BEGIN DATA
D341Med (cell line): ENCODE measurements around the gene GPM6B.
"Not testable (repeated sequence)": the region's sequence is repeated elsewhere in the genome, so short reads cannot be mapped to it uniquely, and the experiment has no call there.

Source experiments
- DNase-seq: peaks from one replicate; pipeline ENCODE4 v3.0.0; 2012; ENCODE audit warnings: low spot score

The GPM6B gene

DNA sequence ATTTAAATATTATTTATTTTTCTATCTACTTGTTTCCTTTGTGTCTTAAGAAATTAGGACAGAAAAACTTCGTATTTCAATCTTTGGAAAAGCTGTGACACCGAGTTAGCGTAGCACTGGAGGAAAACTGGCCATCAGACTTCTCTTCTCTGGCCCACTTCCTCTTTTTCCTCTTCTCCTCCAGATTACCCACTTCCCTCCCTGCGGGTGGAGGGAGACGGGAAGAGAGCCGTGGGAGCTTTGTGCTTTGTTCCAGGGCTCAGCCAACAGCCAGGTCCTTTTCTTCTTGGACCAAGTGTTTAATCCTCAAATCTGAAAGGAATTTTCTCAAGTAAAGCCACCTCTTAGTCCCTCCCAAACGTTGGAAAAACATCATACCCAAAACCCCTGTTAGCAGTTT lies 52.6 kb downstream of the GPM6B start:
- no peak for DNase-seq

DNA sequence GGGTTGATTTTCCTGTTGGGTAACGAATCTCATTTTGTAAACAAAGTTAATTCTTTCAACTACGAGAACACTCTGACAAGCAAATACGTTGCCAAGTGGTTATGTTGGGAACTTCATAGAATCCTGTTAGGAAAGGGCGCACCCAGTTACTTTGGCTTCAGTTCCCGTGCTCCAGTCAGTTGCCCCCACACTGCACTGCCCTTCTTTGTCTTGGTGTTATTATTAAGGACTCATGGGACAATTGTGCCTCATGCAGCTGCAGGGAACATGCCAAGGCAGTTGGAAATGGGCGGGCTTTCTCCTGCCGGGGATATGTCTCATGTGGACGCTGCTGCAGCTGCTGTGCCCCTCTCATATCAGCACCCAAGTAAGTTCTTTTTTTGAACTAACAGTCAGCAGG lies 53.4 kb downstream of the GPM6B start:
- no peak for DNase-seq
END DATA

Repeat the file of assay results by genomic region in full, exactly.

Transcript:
D341Med (cell line): ENCODE measurements around the gene GPM6B.
"Not testable (repeated sequence)": the region's sequence is repeated elsewhere in the genome, so short reads cannot be mapped to it uniquely, and the experiment has no call there.

Source experiments
- DNase-seq: peaks from one replicate; pipeline ENCODE4 v3.0.0; 2012; ENCODE audit warnings: low spot score

The GPM6B gene

DNA sequence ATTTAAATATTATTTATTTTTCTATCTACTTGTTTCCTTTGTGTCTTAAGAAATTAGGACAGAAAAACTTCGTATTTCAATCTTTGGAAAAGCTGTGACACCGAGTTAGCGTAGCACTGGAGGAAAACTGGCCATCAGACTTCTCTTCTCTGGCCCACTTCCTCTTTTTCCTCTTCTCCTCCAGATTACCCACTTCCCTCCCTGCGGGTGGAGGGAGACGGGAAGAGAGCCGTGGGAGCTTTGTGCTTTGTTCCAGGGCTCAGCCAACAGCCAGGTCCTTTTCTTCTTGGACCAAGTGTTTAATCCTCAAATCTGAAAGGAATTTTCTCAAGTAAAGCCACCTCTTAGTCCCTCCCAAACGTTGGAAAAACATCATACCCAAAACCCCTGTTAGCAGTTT lies 52.6 kb downstream of the GPM6B start:
- no peak for DNase-seq

DNA sequence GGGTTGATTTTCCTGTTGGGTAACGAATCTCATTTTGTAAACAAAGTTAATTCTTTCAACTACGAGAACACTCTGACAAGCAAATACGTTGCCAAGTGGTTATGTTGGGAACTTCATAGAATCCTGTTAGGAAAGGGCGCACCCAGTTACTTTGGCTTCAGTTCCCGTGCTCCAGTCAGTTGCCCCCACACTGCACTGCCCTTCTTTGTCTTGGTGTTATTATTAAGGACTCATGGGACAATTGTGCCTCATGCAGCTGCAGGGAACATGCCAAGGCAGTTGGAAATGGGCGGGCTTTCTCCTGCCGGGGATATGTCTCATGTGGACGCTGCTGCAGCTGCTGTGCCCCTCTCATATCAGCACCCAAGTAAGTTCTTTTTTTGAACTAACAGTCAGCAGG lies 53.4 kb downstream of the GPM6B start:
- no peak for DNase-seq